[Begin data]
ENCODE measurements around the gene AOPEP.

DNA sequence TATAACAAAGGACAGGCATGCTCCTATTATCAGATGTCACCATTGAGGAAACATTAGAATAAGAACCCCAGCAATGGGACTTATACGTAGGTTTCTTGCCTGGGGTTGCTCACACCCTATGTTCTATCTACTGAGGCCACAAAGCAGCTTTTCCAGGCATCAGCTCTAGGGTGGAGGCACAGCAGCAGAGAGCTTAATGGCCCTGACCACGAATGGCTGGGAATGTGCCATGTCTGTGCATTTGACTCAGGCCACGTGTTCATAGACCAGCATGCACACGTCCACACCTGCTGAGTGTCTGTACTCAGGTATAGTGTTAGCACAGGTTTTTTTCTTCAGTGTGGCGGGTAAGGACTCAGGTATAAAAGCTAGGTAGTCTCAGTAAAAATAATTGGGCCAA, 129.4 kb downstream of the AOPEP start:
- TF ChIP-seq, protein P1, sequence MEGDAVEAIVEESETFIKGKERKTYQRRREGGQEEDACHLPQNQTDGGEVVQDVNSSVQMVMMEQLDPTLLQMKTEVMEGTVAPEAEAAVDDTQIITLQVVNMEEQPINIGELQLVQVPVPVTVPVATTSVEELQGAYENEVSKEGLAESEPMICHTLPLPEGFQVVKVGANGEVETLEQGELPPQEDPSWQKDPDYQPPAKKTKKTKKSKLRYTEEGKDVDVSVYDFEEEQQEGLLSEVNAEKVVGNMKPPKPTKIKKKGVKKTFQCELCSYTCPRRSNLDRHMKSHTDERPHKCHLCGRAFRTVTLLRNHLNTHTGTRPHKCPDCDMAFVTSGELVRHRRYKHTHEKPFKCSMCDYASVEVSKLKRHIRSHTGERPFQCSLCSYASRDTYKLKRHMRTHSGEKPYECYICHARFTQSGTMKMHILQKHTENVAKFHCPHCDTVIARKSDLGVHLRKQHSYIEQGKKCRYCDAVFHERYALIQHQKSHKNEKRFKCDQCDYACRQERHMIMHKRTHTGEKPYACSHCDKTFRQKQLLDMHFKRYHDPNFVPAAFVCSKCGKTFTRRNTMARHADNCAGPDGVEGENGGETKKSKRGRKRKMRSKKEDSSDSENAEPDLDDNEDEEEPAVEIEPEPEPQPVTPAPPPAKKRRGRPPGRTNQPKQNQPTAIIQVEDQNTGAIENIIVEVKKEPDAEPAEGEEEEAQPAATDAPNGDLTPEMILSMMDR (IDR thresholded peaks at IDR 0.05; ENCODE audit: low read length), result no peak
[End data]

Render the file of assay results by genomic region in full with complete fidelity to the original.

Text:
ENCODE measurements around the gene AOPEP.

DNA sequence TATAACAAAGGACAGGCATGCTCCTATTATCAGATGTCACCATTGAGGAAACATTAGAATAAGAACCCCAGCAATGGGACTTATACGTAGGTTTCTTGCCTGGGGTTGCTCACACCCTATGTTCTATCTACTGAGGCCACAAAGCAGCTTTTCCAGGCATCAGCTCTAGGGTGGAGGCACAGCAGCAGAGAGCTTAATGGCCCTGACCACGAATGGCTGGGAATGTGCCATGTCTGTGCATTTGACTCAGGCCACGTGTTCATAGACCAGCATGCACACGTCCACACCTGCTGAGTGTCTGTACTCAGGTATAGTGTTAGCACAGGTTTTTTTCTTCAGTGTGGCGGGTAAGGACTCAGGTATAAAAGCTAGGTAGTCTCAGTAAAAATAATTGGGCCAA, 129.4 kb downstream of the AOPEP start:
- TF ChIP-seq, protein P1, sequence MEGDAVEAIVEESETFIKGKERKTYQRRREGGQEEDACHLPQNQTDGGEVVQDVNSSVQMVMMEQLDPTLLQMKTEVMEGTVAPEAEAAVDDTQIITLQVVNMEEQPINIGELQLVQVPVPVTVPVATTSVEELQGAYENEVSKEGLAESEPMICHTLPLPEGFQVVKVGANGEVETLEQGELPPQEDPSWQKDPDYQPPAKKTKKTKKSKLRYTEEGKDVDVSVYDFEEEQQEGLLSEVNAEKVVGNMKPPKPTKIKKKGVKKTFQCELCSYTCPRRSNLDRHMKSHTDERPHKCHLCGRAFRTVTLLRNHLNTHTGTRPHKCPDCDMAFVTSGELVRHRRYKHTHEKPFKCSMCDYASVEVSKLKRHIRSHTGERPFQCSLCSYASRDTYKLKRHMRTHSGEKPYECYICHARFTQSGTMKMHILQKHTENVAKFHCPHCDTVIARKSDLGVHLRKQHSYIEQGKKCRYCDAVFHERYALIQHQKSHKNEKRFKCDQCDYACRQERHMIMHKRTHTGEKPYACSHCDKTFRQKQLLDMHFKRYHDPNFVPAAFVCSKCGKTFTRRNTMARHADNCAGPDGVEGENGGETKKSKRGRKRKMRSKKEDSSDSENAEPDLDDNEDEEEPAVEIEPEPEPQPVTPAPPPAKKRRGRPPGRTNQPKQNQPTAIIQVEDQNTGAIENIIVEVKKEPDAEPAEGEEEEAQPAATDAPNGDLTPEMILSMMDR (IDR thresholded peaks at IDR 0.05; ENCODE audit: low read length), result no peak